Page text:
The NAACP denounced his act with concerns that he was propagating stereotypes of African Americans as cannibals or witch doctors. Some African American newspapers and magazines ignored Hawkins, not wanting to promote his music. The song was released in the era of Jim Crow segregation and the Civil Rights Movement. Many in the Black community had concerns about the act being consumed by white audiences for which it upheld dangerous and negative images of Black people.

Despite all of this, the song was Hawkins’ biggest hit, with Hawkins being featured in DJ Alan Freed’s Rock and Roll Revue. The song has gone on to be covered by numerous artists. Some of the most well-received covers include those of Nina Simone, Creedence Clearwater Revival, Marilyn Manson, Bette Midler (in Hocus Pocus), and Annie Lennox, but there have been many more.

Nina Simone’s cover was especially well done with the song taking on a whole new meaning when sung with her amazing voice. Simone slowed the track down more to the ballad tempo it was originally meant to be, but with powerhouse vocals and jazz style scatting. The track became so much a part of Simone’s body of work that she titled her autobiography “I Put a Spell on You.”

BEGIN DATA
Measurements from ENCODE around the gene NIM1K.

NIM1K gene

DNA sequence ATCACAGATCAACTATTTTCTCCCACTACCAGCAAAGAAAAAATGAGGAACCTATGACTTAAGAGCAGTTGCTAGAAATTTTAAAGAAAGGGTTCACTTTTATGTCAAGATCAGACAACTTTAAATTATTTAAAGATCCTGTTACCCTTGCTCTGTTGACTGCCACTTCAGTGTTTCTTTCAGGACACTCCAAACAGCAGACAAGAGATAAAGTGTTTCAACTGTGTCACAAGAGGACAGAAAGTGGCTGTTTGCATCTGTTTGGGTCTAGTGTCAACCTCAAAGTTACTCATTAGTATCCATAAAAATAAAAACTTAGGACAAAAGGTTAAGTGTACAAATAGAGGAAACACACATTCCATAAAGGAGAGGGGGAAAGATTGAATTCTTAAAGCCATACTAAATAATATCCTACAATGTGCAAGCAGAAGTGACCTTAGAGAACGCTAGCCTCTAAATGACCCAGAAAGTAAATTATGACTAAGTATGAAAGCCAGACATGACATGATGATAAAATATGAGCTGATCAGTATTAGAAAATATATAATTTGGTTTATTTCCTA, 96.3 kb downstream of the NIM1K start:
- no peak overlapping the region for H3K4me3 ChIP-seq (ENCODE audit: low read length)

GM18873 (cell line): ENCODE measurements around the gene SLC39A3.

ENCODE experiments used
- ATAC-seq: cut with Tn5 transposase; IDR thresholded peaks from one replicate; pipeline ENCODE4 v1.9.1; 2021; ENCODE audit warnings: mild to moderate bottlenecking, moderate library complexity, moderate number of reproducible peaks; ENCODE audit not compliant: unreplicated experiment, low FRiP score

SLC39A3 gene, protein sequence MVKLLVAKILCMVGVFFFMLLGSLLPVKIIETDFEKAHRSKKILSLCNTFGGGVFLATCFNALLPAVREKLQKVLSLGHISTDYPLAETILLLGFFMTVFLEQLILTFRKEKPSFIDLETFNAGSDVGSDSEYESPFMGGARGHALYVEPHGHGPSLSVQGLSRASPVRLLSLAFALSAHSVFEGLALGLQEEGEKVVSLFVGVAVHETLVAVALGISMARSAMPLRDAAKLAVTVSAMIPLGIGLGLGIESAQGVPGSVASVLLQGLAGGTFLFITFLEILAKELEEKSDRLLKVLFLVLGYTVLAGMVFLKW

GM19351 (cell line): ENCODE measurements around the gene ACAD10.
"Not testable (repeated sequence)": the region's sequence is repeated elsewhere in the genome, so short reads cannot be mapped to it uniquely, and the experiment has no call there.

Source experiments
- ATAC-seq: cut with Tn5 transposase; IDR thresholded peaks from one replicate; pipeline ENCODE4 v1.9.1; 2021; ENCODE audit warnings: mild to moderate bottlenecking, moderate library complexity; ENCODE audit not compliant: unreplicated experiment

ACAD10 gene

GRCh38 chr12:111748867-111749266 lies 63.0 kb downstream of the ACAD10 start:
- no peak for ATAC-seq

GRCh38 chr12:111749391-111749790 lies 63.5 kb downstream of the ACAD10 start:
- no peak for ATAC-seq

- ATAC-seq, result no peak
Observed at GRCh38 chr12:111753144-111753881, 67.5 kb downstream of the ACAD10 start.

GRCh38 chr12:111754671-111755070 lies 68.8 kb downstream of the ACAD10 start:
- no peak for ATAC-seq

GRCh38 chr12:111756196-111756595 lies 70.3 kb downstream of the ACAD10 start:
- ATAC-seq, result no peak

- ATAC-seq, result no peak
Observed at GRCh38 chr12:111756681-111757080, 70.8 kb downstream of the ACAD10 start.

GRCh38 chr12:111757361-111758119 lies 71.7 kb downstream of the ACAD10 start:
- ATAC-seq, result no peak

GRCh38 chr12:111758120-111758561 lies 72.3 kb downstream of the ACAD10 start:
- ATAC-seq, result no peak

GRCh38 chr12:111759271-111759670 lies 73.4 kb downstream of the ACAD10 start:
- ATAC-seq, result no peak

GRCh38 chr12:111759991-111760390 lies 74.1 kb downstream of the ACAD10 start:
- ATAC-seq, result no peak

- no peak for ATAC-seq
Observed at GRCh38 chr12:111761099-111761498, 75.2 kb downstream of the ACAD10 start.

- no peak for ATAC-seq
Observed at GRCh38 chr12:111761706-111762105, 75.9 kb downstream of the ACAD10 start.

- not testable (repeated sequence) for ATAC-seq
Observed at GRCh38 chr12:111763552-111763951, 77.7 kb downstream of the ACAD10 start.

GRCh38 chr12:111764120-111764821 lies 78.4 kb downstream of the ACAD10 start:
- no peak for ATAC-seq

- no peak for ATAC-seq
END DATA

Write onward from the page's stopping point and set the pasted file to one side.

Bette Midler’s rendition in Hocus Pocus has become particularly popular at Halloween owing to the movie’s rising popularity as a cult classic. It seems to be more popular as it ages with references to it on signs, t-shirts, and more as Halloween approaches. Midler as Winifred Sanderson changes many of the lyrics to fit the spell she was casting while singing but hers is one of the more well known uses of the song, though it has appeared in several other movies and in commercials.

Jalacy Hawkins’ song had a long life after him as artists continue to cover it. However, the song and its influence on his stage persona changed his career trajectory so much that he had difficulty getting other records taken seriously and many shied away from playing his records because of fear of associating with him, even when records were more traditional. He didn’t really benefit financially from the song despite the fact that many covers of it happened in his lifetime.

Read more about Jalacy “Screamin’ Jay” Hawkins, who had a difficult childhood, served in the armed forces, and had a relatively successful boxing career, all before the release of “I Put a Spell on You.” Links to further reading below.


These first two links are obituaries for Jay Hawkins.

Biography of Jay Hawkins.